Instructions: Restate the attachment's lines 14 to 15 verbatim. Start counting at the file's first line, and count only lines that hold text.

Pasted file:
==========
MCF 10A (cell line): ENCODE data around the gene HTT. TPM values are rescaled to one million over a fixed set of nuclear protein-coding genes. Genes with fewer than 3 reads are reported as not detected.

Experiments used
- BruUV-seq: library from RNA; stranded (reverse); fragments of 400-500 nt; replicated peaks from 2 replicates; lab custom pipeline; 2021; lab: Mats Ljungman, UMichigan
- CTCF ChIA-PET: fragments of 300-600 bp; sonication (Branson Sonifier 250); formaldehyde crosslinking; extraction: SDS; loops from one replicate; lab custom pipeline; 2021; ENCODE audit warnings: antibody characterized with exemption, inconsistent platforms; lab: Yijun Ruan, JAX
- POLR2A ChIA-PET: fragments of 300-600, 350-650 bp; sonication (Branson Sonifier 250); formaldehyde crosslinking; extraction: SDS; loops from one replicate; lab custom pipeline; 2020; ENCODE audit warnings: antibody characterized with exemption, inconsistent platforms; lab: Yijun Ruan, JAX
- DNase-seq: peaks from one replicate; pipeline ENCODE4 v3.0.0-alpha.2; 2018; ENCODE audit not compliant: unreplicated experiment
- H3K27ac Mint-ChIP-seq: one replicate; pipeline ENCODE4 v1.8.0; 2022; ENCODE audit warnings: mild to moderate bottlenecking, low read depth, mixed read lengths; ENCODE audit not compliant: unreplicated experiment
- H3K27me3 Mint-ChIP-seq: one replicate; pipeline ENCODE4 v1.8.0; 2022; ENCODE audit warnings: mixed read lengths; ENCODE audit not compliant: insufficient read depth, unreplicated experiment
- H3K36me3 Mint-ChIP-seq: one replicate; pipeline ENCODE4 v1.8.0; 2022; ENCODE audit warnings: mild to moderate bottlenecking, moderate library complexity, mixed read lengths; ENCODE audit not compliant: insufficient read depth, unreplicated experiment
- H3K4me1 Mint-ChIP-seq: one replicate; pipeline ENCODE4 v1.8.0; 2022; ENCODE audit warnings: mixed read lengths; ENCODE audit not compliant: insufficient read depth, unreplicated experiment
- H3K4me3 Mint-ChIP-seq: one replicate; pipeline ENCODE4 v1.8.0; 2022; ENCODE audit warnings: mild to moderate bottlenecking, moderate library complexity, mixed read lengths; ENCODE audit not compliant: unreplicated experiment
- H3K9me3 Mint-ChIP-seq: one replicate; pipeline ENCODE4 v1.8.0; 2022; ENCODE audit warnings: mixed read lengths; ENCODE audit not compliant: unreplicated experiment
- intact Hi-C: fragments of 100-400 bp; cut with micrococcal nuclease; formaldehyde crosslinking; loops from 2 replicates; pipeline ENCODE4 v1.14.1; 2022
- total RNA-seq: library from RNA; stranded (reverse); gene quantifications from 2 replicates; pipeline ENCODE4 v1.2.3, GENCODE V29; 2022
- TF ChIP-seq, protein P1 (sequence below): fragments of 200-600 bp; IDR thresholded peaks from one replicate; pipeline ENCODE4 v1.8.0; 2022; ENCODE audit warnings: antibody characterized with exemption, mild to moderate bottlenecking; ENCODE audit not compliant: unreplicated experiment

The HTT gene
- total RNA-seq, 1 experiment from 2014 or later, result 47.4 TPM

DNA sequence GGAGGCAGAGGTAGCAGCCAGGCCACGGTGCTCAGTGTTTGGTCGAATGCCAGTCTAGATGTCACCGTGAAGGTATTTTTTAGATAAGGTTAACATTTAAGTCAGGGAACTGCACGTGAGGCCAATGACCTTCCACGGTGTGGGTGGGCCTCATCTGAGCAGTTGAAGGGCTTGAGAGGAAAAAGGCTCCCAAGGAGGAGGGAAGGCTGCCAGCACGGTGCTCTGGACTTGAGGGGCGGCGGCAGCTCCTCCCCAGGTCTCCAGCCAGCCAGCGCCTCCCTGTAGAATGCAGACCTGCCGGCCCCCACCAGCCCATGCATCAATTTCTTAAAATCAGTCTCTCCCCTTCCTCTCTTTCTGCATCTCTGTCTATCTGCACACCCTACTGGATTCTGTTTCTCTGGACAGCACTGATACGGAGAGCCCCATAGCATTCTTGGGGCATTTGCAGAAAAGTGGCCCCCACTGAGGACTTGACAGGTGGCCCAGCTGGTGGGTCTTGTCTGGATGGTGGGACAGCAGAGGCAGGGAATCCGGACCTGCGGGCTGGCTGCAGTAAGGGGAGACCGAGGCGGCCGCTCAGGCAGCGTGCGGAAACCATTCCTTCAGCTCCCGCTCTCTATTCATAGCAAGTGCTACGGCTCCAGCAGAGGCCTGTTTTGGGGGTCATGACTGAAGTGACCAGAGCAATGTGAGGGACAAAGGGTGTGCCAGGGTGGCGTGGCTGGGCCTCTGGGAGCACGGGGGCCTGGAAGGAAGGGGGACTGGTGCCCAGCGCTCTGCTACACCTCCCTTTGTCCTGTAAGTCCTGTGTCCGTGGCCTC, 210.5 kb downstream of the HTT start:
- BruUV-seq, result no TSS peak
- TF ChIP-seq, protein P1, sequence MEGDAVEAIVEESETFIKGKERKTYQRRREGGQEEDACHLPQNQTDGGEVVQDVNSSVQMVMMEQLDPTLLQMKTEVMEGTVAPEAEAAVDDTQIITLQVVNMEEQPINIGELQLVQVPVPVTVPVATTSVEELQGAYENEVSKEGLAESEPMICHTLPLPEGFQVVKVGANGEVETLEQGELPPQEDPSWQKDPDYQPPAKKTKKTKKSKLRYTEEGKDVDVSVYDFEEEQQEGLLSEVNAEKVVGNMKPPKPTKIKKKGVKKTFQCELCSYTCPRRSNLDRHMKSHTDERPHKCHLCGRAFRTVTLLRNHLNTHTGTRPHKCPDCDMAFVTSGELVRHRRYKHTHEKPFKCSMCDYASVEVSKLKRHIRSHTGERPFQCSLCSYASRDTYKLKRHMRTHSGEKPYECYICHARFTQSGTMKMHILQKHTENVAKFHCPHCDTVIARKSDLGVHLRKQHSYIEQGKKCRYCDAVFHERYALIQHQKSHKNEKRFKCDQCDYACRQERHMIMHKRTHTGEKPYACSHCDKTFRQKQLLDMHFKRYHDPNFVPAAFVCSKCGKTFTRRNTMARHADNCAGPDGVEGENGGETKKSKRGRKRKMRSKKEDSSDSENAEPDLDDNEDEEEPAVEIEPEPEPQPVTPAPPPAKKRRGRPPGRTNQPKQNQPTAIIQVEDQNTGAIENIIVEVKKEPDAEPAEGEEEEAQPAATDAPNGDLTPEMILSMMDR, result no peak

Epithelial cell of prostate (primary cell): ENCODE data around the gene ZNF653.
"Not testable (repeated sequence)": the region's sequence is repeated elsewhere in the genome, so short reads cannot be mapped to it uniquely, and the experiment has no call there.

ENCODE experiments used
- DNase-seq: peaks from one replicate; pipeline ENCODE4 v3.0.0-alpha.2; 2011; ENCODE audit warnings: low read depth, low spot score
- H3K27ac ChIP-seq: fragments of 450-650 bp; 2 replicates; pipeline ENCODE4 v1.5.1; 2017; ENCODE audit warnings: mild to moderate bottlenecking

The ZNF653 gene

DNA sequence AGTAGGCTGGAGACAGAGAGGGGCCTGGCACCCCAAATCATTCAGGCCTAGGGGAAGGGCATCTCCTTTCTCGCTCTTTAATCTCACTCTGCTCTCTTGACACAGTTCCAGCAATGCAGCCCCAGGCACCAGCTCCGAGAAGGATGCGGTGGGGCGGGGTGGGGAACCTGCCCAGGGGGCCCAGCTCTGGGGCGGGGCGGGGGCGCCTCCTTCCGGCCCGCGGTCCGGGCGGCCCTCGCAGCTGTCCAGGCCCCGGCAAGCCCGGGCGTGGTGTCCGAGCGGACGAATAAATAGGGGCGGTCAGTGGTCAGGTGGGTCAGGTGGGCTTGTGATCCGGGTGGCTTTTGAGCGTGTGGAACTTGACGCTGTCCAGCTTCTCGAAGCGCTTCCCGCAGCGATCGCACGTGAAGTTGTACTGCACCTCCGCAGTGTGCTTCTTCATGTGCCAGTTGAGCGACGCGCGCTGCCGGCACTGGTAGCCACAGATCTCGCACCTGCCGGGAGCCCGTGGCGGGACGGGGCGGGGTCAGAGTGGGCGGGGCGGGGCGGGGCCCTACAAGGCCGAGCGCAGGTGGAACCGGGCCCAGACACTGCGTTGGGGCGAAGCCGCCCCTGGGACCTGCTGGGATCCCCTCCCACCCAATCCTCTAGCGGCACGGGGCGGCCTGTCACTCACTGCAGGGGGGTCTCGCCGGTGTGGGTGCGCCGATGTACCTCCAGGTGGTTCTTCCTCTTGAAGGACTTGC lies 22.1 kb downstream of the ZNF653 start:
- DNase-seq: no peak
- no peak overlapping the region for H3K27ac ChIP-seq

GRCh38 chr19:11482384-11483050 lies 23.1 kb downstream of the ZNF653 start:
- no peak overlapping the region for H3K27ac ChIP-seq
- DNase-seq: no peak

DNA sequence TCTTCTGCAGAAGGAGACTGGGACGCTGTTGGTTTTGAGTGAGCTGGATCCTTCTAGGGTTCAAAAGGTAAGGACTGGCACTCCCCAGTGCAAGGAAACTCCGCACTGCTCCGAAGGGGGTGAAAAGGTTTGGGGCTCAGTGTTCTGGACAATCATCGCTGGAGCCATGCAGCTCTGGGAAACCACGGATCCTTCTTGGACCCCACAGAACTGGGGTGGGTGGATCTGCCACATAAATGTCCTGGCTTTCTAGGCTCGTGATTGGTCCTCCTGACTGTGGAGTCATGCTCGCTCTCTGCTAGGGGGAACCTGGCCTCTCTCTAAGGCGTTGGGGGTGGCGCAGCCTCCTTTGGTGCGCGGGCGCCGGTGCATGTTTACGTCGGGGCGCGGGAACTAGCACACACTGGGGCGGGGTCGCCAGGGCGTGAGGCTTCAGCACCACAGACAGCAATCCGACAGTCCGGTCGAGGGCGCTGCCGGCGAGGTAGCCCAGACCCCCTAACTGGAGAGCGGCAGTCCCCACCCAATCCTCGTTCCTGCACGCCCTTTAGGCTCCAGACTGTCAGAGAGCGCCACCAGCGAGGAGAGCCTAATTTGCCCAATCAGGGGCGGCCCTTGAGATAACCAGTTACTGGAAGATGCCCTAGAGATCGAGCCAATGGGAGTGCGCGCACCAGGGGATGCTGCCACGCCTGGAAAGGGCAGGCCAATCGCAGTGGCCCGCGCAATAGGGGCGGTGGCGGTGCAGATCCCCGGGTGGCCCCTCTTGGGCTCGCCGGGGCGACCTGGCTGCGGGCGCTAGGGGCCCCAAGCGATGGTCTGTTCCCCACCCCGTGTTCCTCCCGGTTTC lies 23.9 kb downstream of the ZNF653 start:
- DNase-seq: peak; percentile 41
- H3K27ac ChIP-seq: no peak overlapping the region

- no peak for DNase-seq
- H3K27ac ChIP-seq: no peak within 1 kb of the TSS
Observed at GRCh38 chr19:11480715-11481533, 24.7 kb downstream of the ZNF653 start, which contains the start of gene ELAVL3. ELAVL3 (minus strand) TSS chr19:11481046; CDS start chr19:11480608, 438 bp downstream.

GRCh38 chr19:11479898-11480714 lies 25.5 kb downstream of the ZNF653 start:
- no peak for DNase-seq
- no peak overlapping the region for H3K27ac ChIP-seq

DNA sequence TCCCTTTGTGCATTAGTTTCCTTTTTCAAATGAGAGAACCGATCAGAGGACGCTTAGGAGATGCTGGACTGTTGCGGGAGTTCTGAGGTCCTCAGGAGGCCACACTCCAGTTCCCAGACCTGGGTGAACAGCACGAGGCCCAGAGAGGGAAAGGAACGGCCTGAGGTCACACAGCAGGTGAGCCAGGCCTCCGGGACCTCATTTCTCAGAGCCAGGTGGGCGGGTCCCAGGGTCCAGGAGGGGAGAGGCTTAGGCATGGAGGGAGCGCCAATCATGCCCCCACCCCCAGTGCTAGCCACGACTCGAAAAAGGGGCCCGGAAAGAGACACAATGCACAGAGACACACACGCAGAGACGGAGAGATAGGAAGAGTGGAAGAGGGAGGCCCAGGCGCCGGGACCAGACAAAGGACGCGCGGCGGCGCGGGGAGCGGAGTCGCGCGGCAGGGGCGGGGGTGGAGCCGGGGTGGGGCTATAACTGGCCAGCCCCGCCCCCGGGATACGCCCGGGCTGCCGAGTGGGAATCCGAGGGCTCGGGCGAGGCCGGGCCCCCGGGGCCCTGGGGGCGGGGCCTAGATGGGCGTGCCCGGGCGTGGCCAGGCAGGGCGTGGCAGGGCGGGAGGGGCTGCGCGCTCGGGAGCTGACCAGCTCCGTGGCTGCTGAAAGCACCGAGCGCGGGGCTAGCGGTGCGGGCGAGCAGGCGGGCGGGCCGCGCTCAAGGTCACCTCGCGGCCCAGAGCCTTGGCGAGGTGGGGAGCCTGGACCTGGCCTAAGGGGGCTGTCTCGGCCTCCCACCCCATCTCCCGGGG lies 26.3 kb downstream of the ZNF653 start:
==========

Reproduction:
- total RNA-seq: library from RNA; stranded (reverse); gene quantifications from 2 replicates; pipeline ENCODE4 v1.2.3, GENCODE V29; 2022
- TF ChIP-seq, protein P1 (sequence below): fragments of 200-600 bp; IDR thresholded peaks from one replicate; pipeline ENCODE4 v1.8.0; 2022; ENCODE audit warnings: antibody characterized with exemption, mild to moderate bottlenecking; ENCODE audit not compliant: unreplicated experiment